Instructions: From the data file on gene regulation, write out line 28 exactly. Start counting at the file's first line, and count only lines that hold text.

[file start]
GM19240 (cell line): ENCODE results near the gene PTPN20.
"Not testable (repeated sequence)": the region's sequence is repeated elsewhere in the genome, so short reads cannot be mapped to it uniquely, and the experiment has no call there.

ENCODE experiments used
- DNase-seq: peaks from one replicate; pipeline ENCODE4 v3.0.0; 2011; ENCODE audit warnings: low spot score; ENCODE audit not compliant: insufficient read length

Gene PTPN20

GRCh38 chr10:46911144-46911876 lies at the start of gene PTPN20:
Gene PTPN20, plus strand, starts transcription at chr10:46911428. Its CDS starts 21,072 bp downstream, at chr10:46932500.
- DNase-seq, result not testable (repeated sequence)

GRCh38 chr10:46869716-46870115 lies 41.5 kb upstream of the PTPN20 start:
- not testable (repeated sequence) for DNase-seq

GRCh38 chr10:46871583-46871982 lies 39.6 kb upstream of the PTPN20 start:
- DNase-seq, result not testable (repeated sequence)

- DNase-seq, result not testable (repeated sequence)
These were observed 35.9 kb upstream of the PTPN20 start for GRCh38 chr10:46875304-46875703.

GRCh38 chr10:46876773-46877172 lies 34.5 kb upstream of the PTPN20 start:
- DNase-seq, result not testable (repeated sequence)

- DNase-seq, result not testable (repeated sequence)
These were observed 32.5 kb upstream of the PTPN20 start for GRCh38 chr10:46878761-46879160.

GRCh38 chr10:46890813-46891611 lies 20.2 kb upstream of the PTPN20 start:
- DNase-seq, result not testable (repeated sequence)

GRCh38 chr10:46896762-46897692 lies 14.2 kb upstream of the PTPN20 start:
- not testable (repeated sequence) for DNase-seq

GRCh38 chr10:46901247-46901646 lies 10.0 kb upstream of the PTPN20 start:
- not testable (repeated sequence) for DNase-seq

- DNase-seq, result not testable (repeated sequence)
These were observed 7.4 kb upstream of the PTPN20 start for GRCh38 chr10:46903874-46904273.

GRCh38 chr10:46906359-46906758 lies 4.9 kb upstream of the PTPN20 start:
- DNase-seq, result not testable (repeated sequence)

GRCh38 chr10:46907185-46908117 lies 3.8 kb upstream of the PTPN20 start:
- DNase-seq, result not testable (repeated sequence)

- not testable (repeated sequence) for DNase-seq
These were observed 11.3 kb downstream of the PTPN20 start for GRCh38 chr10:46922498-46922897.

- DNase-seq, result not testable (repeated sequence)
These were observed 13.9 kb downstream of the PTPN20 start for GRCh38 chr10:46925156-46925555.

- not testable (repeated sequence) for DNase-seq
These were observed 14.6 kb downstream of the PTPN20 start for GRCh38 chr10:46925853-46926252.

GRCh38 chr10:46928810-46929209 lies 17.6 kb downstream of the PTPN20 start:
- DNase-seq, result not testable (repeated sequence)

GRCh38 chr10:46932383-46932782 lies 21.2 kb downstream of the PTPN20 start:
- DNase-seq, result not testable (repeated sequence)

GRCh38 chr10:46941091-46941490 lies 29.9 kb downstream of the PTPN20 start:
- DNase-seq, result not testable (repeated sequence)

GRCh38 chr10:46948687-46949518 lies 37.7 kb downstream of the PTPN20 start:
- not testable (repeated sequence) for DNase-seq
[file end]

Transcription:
- DNase-seq, result not testable (repeated sequence)